This paper assesses the strength of the evidence on the impact of the physical environment on mental health and well‐being. Using a systematic review methodology, quantitative and qualitative evaluative studies of the effect of the physical environment on child and adult mental health published in English between January 1990 and September 2005 were sought from citation databases. The physical environment was defined in terms of built or natural elements of residential or neighbourhood environments; mental health was defined in terms of psychological symptoms and diagnoses. A total of 99 papers were identified. The strength of the evidence varied and was strongest for the effects of urban birth (on risk of schizophrenia), rural residence (on risk of suicide for males), neighbourhood violence, housing and neighbourhood regeneration, and neighbourhood disorder. The strength of the evidence for an effect of poor housing on mental health was weaker. There was a lack of robust research, and of longitudinal research in many areas, and some aspects of the environment have been very little studied to date. The lack of evidence of environmental effects in some domains does not necessarily mean that there are no effects: rather, that they have not yet been studied or studied meaningfully.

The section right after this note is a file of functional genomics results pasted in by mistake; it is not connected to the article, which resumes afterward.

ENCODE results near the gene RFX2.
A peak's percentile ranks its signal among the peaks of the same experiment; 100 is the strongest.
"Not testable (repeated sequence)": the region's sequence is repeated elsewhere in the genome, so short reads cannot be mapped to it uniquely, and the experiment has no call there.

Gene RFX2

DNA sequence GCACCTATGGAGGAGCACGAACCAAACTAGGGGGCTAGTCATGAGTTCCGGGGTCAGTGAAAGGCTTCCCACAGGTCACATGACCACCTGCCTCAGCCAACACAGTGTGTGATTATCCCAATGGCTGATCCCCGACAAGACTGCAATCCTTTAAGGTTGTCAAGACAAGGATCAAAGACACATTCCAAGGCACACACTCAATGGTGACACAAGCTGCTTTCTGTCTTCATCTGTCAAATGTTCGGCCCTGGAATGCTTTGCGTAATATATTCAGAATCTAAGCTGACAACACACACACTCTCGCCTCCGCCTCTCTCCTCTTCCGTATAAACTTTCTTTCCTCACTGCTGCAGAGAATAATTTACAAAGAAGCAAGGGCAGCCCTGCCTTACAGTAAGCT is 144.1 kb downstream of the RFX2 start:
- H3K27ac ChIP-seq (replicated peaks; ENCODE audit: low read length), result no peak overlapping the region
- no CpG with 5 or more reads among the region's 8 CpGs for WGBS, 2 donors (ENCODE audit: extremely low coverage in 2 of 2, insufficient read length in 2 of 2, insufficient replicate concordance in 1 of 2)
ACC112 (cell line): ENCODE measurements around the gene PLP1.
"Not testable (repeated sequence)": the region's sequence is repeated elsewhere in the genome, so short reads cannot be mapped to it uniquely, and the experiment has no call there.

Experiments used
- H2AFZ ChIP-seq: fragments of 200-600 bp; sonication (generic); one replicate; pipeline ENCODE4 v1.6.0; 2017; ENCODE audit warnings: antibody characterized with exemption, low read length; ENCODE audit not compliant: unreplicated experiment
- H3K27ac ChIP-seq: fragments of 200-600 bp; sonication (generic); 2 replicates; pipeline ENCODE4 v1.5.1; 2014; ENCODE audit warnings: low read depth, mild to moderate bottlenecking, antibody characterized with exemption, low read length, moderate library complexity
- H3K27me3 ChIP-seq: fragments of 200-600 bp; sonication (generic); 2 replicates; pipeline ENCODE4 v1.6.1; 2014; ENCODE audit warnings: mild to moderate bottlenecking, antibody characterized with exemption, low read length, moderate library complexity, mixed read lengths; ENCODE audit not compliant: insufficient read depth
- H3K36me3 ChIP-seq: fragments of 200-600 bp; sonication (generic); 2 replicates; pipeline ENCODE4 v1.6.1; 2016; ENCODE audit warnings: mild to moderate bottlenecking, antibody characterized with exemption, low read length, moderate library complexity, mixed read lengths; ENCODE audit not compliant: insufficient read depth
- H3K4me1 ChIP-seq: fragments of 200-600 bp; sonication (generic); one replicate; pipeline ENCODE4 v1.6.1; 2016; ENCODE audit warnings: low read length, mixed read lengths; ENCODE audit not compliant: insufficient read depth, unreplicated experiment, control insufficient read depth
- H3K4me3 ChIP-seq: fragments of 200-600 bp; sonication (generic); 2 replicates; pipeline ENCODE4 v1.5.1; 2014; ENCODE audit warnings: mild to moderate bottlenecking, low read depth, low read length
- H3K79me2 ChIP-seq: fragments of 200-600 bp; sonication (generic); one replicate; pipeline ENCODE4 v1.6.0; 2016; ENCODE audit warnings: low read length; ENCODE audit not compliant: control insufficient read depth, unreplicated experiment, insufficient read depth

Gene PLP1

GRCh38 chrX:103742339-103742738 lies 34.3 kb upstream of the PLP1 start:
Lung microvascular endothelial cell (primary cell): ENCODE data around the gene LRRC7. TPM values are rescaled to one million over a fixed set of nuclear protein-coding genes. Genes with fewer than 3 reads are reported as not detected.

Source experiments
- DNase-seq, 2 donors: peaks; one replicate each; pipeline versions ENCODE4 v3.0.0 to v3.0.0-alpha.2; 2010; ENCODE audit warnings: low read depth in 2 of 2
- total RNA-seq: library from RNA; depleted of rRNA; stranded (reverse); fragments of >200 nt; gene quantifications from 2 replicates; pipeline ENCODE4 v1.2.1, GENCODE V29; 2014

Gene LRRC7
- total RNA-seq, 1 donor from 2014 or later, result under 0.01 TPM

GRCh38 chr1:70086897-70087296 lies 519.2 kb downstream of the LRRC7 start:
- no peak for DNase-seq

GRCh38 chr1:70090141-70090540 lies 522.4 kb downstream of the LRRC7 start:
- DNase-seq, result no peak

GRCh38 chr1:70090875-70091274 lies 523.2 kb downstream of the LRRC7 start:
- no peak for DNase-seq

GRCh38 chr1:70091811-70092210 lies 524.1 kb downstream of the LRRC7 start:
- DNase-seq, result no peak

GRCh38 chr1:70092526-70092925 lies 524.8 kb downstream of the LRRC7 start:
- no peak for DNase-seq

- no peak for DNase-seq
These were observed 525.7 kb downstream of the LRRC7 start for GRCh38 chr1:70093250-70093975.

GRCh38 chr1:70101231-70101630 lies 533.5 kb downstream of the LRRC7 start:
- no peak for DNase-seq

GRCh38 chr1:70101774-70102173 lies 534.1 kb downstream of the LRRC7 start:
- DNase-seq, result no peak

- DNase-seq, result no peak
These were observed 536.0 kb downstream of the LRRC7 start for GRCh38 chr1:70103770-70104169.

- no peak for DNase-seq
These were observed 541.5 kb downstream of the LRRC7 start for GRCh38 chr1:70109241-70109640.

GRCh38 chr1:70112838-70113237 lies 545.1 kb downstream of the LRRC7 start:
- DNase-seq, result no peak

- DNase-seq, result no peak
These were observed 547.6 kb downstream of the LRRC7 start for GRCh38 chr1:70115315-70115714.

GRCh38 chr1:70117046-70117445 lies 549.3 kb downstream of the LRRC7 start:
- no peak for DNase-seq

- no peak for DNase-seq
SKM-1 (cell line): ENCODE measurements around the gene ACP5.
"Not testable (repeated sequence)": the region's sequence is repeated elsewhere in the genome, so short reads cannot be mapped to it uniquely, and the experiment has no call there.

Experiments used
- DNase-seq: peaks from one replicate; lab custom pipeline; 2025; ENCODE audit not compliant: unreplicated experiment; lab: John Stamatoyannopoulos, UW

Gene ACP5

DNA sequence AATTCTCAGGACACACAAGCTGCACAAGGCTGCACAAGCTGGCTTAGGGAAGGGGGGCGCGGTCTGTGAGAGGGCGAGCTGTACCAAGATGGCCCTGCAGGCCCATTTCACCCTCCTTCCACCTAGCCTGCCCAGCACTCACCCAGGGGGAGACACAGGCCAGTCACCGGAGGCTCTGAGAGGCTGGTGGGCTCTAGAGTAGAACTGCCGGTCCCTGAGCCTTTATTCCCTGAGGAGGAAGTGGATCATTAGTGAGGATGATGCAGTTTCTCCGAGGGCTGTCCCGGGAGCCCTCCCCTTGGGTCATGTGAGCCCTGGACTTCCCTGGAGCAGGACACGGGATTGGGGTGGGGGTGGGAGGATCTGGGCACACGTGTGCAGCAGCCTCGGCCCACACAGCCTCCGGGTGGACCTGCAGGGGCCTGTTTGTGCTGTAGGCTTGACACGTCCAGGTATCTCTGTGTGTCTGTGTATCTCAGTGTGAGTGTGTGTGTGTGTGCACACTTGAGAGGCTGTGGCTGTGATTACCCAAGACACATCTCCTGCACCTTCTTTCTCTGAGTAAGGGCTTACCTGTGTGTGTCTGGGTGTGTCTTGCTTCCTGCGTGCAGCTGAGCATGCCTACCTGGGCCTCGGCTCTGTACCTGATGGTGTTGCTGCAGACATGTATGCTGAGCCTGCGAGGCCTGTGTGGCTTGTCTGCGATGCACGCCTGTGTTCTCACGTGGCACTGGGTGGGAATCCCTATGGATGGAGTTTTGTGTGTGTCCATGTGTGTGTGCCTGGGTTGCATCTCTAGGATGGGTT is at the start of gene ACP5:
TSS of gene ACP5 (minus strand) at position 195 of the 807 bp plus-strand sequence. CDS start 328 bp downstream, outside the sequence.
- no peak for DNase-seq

Clark, C., Myron, R., Stansfeld, S. and Candy, B. (2007), "A systematic review of the evidence on the effect of the built and physical environment on mental health", Journal of Public Mental Health, Vol. 6 No. 2, pp. 14-27. https://doi.org/10.1108/17465729200700011Download as .RIS
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